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Opinions Feb. 20, 2013

February 20, 2013
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7th Circuit Court of Appeals
Columbus Regional Hospital v. Federal Emergency Management Agency
12-2007
U.S. District Court, Southern District of Indiana, Indianapolis Division, Judge Sarah Evans Barker.
Civil. Affirms summary judgment in favor of FEMA on the hospital’s lawsuit seeking $20 more in federal aid following a flood in 2006. Holds the District Court is the proper venue for the hospital’s lawsuit. Rejects the hospital’s claims that it is entitled to the cost of new equipment instead of cost less depreciation and that FEMA should not have deducted from the aid the $25 million it received from insurance.

Indiana Court of Appeals
Fredrick Allen Laux v. State of Indiana
27A04-1205-PC-269
Post conviction. Affirms denial of petition for post-conviction relief. Laux, who received a sentence of life without parole for killing his wife, failed to show he received ineffective assistance of his trial or appellate counsel.

Ralph Pipkin v. State of Indiana
49A02-1206-CR-447
Criminal. Dismisses Pipkin’s motion to dismiss the charge of Class D felony failure to register. Finds the appeals court lacks jurisdiction to hear the appeal.

State Farm Fire and Casualty Company v. Riddell National Bank

61A01-1204-PL-159
Civil plenary.  Affirms denial of State Farm’s motion to dismiss a suit brought by Riddell after State Farm denied coverage. Concludes the unambiguous contract and statutory language void the one-year limitation period in the parties’ contract and, pursuant to the policy’s conformity to state law provision, the 10-year statute of limitations provided by Indiana Code 34-11-2-11 applies and Riddell’s claim was timely.

In Re: The Matter of: David Woodward Cook v. Beth Ann Cook

49A04-1207-PO-370
Protective order. Reverses denial of David Cook’s motion to correct error and remands for a hearing on the merits of his motion. Cook challenged an order for protection and requested the deletion of his name and information from the Judicial Technology and Automation Committee website and law enforcement databases.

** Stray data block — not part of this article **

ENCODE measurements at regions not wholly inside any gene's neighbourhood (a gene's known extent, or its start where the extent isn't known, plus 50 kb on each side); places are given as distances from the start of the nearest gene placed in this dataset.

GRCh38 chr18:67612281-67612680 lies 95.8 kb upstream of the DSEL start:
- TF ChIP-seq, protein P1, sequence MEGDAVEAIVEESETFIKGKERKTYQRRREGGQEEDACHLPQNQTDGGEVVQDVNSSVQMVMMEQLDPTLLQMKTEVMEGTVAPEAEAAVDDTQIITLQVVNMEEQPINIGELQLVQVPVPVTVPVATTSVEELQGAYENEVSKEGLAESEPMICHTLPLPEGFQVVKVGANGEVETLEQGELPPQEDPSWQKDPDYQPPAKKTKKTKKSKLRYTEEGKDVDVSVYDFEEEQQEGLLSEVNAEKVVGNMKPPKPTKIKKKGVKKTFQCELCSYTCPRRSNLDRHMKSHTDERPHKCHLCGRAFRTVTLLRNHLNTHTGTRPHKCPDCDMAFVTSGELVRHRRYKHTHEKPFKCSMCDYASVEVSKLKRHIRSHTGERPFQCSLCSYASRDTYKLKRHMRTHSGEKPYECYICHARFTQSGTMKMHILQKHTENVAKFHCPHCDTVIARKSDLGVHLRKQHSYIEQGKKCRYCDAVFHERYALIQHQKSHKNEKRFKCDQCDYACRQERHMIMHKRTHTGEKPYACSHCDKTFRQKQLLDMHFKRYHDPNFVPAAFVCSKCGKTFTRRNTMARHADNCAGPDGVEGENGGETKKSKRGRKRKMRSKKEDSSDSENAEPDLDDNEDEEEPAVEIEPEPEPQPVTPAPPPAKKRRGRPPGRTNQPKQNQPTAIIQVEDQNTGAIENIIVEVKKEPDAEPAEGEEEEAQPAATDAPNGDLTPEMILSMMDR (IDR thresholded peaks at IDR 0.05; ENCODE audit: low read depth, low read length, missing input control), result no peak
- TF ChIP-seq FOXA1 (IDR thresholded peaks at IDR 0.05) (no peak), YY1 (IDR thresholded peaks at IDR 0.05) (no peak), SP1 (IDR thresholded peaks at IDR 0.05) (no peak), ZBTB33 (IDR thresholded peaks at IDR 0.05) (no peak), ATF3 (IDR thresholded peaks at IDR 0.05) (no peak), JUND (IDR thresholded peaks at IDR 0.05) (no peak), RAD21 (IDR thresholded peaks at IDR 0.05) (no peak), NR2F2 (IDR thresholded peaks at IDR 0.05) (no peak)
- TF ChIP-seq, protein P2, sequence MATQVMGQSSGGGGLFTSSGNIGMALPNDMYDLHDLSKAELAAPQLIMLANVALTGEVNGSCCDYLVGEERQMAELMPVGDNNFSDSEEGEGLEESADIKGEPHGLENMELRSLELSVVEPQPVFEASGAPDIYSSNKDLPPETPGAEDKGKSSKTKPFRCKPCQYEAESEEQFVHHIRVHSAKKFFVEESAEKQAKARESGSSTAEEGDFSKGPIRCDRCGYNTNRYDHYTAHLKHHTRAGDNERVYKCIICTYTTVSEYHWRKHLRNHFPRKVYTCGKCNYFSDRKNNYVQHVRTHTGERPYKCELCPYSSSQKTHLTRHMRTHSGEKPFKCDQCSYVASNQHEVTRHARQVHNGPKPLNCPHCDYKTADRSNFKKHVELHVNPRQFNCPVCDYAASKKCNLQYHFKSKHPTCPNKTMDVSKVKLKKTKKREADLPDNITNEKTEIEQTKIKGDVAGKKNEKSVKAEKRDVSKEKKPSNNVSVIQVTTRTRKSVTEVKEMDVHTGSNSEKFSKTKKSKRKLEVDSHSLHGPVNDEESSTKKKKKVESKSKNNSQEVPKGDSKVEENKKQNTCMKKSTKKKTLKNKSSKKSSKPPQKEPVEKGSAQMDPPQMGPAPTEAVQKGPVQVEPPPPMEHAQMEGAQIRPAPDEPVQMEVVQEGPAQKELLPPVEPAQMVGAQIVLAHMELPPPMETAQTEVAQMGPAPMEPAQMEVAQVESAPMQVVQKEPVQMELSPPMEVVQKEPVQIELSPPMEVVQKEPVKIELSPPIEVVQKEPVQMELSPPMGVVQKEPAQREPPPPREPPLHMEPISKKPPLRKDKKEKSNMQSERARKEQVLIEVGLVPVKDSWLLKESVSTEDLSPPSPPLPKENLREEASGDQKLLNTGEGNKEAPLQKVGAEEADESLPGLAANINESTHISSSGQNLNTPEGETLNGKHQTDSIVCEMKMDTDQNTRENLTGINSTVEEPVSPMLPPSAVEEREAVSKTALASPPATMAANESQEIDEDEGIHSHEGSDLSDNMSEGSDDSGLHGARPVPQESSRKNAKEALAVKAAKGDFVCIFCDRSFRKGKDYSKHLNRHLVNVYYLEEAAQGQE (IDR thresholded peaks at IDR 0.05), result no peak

In the Matter of: Am.K., A Child In Need of Services and A.M. v. Marion County Department of Child Services and Child Advocates, Inc.

49A02-1207-JC-533
Juvenile. Affirms in part, reverses in part and remands for additional proceedings. The mother was adequately notified of DCS’s recommended plan of participation and she acquiesced to the trial court’s authority to enter a parental participation order even if DCS failed to file a parental participation petition. But DCS failed to present sufficient evident to overcome the mother’s liberty interest in deciding her own treatment when she objected to the order and presented evidence of her concerns.

Efren Radillo Diaz v. State of Indiana (NFP)
20A05-1209-PC-458
Post conviction. Affirms denial of petition for post-conviction relief.  

Charles James Popp v. State of Indiana (NFP)

82A01-1205-CR-197
Criminal. Affirms convictions of sexual misconduct with a minor as a Class C felony, nine counts of Class B felony sexual misconduct with a minor and Class A misdemeanor intimidation.

Jeannie A. Dickman v. State of Indiana (NFP)

82A01-1205-CR-202
Criminal. Affirms conviction of Class A misdemeanor conversion.

Bradley J. Oskey v. Review Board of the Indiana Department of Workforce Development and CL Schust Company, Inc. (NFP)

93A02-1203-EX-272